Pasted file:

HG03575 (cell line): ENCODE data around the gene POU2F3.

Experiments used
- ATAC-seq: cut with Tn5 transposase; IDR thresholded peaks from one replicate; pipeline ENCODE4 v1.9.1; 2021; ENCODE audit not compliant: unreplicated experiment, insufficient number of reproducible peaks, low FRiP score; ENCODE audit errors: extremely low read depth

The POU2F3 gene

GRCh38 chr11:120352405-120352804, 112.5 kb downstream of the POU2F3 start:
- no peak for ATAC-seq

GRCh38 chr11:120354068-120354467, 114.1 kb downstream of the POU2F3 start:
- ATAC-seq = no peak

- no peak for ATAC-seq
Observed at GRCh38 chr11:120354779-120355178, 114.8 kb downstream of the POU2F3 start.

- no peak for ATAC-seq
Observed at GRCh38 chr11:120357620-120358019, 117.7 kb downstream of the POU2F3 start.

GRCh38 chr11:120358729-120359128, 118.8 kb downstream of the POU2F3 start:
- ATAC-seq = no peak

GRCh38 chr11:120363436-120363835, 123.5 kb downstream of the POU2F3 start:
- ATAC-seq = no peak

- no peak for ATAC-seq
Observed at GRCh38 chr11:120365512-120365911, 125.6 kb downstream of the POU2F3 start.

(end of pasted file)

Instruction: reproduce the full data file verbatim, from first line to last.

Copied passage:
HG03575 (cell line): ENCODE data around the gene POU2F3.

Experiments used
- ATAC-seq: cut with Tn5 transposase; IDR thresholded peaks from one replicate; pipeline ENCODE4 v1.9.1; 2021; ENCODE audit not compliant: unreplicated experiment, insufficient number of reproducible peaks, low FRiP score; ENCODE audit errors: extremely low read depth

The POU2F3 gene

GRCh38 chr11:120352405-120352804, 112.5 kb downstream of the POU2F3 start:
- no peak for ATAC-seq

GRCh38 chr11:120354068-120354467, 114.1 kb downstream of the POU2F3 start:
- ATAC-seq = no peak

- no peak for ATAC-seq
Observed at GRCh38 chr11:120354779-120355178, 114.8 kb downstream of the POU2F3 start.

- no peak for ATAC-seq
Observed at GRCh38 chr11:120357620-120358019, 117.7 kb downstream of the POU2F3 start.

GRCh38 chr11:120358729-120359128, 118.8 kb downstream of the POU2F3 start:
- ATAC-seq = no peak

GRCh38 chr11:120363436-120363835, 123.5 kb downstream of the POU2F3 start:
- ATAC-seq = no peak

- no peak for ATAC-seq
Observed at GRCh38 chr11:120365512-120365911, 125.6 kb downstream of the POU2F3 start.